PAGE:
*Two* Women to Know: Julia Margaret Cameron & Mary Hillier

From the first moment, I handled my lens with a tender ardour. — Julia Margaret Cameron

(Mary Hillier as Sappho, image via Metropolitan Museum of Art)

When Julia Margaret Cameron picked up photography at age 48, she didn't know the "little hobby" would become her life's legacy. The early camera, and particularly her penchant for its soft-focus portraits, widened her social circle considerably. Soon she was salon-ing with the poet Alfred Lord Tennyson, her neighbor on the Isle of Wight; his celebrated cadre of literary friends; famous actors, actresses and noblemen, who paid handsomely for their own Cameron portraits; and among all of these sat Mary Hillier, Cameron's one-time maid and favorite subject.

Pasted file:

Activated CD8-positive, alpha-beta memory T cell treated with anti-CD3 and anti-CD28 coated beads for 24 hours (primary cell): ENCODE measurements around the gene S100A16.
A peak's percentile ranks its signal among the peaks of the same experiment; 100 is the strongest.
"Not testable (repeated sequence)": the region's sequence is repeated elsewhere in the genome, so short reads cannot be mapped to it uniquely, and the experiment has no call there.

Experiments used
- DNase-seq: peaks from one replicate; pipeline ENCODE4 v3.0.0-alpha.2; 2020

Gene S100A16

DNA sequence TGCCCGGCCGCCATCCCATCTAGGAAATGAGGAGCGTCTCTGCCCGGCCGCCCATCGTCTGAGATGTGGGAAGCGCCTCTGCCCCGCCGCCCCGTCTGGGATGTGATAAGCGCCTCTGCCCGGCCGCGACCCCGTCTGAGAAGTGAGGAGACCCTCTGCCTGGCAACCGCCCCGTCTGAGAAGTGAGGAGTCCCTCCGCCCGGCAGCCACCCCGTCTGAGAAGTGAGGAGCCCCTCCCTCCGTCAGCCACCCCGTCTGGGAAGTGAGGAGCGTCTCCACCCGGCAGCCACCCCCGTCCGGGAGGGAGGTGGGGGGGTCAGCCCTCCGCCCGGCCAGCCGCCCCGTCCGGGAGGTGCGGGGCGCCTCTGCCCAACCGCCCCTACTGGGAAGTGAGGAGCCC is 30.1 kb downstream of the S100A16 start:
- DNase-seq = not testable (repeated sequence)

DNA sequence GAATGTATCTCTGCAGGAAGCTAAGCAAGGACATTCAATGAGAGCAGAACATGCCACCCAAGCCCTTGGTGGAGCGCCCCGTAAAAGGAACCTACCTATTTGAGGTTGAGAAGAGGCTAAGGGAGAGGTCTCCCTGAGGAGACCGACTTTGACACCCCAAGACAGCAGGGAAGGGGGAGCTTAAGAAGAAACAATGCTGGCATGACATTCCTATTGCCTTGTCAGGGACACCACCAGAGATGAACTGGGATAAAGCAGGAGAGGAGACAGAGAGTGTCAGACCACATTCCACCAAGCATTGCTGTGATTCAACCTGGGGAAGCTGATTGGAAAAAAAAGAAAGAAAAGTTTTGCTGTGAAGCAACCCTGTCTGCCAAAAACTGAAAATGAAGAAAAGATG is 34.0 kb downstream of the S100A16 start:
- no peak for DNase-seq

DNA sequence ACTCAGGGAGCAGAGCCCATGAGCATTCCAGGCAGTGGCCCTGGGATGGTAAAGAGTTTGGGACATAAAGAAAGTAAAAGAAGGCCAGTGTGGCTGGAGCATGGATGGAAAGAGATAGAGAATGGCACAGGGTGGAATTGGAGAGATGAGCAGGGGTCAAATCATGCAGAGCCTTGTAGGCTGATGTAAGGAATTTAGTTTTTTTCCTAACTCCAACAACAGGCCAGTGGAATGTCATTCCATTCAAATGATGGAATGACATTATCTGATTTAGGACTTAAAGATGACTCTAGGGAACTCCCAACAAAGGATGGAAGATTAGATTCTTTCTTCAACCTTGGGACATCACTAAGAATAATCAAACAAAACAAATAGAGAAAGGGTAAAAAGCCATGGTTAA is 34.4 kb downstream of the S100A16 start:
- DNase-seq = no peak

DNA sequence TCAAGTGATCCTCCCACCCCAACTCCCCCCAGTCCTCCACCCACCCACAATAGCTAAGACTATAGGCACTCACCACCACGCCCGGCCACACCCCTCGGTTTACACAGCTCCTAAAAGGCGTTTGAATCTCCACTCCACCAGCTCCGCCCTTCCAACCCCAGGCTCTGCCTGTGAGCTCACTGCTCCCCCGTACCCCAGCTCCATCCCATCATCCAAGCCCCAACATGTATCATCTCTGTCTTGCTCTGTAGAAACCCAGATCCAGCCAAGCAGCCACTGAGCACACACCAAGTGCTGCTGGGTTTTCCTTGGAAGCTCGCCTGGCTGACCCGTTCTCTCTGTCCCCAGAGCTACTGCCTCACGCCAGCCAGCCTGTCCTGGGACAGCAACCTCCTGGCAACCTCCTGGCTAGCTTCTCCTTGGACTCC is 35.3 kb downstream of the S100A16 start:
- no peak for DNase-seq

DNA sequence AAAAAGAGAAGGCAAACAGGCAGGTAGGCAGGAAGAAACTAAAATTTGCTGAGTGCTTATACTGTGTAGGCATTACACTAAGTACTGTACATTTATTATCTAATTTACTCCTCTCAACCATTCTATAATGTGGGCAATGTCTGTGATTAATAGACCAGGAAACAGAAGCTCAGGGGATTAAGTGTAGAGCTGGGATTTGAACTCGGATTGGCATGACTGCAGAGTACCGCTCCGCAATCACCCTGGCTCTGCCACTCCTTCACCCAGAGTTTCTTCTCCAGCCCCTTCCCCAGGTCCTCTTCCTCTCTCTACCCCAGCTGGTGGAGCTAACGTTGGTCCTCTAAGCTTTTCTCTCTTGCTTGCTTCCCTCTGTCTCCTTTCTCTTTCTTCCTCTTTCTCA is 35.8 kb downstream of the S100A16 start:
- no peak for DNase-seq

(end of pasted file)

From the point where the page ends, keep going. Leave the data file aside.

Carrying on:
Mary herself had grown up in poverty on the Isle of Wight, coming to work at the Cameron House when she was just a teenager. Julia loved her ethereal style and near-medieval looks. Soon, Mary posed for many of her mistress's best known works: as ancient Greek figures like Sappho and Athena; as abstract personifications of "Peace" and "Agape," drenched in light and draped in silk; and most frequently, as a Madonna figure, starring in Julia's "Mary Mother," "The Angel in the Tomb" and "Madonna Resting in Hope."

In 1879, Julia Margaret Cameron died, just 15 years after holding her first camera. "I longed to arrest all beauty before me, and at length the longing has been satisfied," she said on her deathbed. Mary's history ends there. All we know is she died where she was born, in the same small village outside the Cameron House.

Today, galleries and museums around the globe host exhibitions to honor Julia Margaret Cameron. Art students study her work and set their own lenses to mimic Cameron's soft-focus magic. And so in the end, Mary's face has traveled far beyond her mistress's house.

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